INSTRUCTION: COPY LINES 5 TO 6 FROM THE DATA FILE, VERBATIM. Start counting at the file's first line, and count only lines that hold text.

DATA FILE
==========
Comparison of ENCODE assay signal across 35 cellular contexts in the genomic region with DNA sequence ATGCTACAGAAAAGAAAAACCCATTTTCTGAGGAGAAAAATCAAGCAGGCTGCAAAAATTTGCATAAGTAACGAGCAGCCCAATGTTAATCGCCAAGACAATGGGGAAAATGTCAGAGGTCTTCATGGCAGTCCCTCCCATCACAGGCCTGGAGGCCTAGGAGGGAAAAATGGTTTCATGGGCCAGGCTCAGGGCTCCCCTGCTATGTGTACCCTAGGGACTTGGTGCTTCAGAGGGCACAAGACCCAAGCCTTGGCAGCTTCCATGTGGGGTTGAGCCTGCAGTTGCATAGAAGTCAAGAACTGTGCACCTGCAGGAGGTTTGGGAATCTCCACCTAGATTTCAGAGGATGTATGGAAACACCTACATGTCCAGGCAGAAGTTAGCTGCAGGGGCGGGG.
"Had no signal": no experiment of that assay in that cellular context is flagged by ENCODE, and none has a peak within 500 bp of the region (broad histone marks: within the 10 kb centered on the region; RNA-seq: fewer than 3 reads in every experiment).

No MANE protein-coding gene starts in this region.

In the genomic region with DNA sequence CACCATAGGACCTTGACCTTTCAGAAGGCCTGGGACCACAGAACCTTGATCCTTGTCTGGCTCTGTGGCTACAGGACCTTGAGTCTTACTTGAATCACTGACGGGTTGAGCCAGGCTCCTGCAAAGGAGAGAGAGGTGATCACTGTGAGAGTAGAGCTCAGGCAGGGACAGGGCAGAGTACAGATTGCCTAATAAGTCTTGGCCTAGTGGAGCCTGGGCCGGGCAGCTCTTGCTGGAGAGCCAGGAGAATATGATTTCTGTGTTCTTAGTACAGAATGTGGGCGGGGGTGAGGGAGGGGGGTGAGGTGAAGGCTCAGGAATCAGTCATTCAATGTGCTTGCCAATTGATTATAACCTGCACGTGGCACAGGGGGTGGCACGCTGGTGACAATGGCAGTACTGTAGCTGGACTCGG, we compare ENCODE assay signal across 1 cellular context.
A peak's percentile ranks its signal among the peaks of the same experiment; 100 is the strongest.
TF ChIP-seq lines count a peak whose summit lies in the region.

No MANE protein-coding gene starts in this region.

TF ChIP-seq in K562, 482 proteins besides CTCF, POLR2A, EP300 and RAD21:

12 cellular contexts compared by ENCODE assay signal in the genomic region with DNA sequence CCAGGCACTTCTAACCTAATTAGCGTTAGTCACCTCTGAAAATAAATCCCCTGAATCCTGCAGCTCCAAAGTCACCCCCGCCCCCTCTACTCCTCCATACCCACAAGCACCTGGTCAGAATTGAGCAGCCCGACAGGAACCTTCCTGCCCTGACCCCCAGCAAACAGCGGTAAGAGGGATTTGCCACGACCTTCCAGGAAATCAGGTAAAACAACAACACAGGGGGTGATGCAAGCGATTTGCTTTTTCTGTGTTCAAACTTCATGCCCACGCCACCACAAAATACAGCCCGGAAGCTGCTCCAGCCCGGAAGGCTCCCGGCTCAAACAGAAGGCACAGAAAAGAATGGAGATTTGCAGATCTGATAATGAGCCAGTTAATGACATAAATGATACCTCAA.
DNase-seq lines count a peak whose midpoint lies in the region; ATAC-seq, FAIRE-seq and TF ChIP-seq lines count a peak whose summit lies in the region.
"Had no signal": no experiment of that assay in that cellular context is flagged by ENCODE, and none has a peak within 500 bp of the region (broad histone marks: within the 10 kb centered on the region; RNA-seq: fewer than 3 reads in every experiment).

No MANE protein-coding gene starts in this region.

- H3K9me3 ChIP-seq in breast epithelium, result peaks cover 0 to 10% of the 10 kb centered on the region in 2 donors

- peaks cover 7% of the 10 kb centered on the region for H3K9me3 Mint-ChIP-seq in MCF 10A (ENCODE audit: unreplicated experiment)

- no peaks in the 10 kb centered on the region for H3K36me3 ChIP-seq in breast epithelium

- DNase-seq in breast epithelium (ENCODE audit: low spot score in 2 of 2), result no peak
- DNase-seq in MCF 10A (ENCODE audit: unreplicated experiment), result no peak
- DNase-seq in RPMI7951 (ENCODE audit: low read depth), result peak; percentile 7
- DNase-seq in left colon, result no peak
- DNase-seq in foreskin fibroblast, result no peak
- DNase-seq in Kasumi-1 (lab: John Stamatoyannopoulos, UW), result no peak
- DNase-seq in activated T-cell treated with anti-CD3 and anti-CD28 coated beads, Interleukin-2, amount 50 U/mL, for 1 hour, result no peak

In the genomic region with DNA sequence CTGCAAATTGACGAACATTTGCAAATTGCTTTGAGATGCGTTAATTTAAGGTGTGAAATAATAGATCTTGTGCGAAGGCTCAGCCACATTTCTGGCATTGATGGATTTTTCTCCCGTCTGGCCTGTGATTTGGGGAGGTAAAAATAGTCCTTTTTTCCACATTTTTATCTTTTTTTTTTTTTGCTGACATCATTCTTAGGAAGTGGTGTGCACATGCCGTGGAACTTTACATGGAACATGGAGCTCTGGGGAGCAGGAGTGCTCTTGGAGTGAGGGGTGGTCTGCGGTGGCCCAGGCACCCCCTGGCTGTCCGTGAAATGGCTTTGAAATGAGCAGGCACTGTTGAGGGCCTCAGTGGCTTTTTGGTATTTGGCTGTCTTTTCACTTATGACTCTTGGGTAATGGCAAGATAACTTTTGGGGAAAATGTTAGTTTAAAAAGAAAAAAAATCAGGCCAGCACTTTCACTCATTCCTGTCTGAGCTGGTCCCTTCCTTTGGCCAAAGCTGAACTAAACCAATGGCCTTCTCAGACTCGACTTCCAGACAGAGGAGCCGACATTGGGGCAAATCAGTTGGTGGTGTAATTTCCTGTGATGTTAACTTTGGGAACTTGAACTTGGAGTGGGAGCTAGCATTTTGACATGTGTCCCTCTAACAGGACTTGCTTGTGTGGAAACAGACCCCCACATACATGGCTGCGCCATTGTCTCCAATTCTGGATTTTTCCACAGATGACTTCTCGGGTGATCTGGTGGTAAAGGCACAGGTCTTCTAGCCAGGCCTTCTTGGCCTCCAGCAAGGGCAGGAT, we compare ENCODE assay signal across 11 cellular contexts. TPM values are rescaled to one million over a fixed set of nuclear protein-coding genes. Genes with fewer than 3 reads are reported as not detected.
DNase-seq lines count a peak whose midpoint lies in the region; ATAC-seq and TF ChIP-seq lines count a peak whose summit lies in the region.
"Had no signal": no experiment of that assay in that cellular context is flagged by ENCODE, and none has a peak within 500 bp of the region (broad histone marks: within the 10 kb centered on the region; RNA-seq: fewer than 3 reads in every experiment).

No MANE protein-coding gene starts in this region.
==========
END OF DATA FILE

A peak's percentile ranks its signal among the peaks of the same experiment; 100 is the strongest.
TF ChIP-seq lines count a peak whose summit lies in the region.